Monday, May 18, 2015

The Tidy Up

I am the person at my workplace who ends up doing the stuff that no one else will do.  Toilet clogged?  Call Spark!  Computer won't go?  Call Spark!  Ants in the kitchen?  Call Spark!

Colleague died, leaving 1.5 offices full of stuff to be sorted through?  Call Spark!

How did this fellow manage to fill two desks with his stuff?  He had one office for seeing clients (the tidy office) and one in the staff-only area (the messy office).  Although frankly, by my standards, they were both pretty disorganized.  (No offence to his memory.  He was a brilliant but absent-minded-professor type of guy.)

Technically I could have delegated the task of going through his belongings, but honestly I didn't want to.  Not because it's a laugh riot digging through a dead guy's desk, but because I wanted it to be done right.  And you know what they say about that.

It's a weird experience, to go through a colleague's personal stuff when you weren't that close in the land of the living.  I mean, we worked together for 12 years, but that's different from handling his half-used underarm deodorant.  (Right Guard spray, in a gold can.)  Definitely different from packing up his spare pair of well-worn shoes into a box together with framed photos of his grand-children.  I feel like I'm getting one last weird chance to know him better, after he's already gone.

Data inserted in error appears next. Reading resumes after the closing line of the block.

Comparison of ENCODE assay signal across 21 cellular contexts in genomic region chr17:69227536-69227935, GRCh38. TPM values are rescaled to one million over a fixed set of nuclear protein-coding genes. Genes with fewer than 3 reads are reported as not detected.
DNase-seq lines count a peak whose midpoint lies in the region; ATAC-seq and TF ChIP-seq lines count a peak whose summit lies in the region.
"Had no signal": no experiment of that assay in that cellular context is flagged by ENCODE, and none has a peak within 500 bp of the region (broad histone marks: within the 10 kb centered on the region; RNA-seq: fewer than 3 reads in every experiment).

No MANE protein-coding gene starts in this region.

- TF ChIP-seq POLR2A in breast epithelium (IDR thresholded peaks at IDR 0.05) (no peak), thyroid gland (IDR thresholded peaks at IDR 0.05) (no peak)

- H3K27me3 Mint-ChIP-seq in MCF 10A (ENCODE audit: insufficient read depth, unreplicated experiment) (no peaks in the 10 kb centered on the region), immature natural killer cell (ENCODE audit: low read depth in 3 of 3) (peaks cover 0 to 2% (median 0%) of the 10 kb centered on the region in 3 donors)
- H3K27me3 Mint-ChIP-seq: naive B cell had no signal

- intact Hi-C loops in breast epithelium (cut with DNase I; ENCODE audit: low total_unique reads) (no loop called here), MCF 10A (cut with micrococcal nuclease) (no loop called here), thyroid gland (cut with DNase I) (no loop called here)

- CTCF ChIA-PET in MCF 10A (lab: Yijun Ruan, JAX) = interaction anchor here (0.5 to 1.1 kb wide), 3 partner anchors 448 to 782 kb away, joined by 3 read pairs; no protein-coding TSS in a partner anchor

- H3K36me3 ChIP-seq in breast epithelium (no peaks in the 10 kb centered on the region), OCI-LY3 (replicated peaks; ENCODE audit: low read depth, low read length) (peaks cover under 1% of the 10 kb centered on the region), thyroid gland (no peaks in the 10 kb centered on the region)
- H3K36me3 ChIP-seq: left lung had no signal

I can see the layers of his forgetfulness in his desk drawers; read how he asked his administrative assistant for some blank file folders, transcription request forms, and mailing labels every few months.  The strata of office supplies are separated by random accumulations of industry journals and sales flyers.  Eventually, when the last lot of unused supplies was fully buried, he'd go get a fresh batch.  I stacked them in growing piles on the desk as I proceeded with the excavation.

His most-hoarded office supplies were binder clips of all sizes, and stacks upon stacks of 1.5" x 2" sticky notes in every colour of the rainbow.  I picture him stashing them deliberately, like a squirrel burying nuts for winter.  I retrieved at least 150 binder clips and dozens upon dozens of stickies from his two desks and returned them to the office supplies shelves.  We won't have to order more of those for quite some time.

There are still a few cupboards and three drawers of a large filing cabinet to be gone through.  I have been at the task for a week, but I can only manage around 90 minutes per day.  It's not that it's emotional, although it is a bit, but it's just a lot of decision-making.  After staring at the umpteenth document and trying to determine if it belongs in the shred, file, recycle, or reuse piles, my brain seizes up.

I think I will feel most sad when the job is done and all reminders of him are tidied away.  Fortunately, that doesn't need to happen for a while.  No one is in a hurry to take over his office space.  I'm going to leave his papers in the filing cabinet for a few months, to give his widow a chance to get over the worst of the shock.  Maybe I'll give her a call in the fall to ask her what she wants done with all the papers.  There is also a box of personal financial records that I stashed away where they won't be discovered by all and sundry.  I didn't read them closely, but it's nice to see that she'll be amply provided for.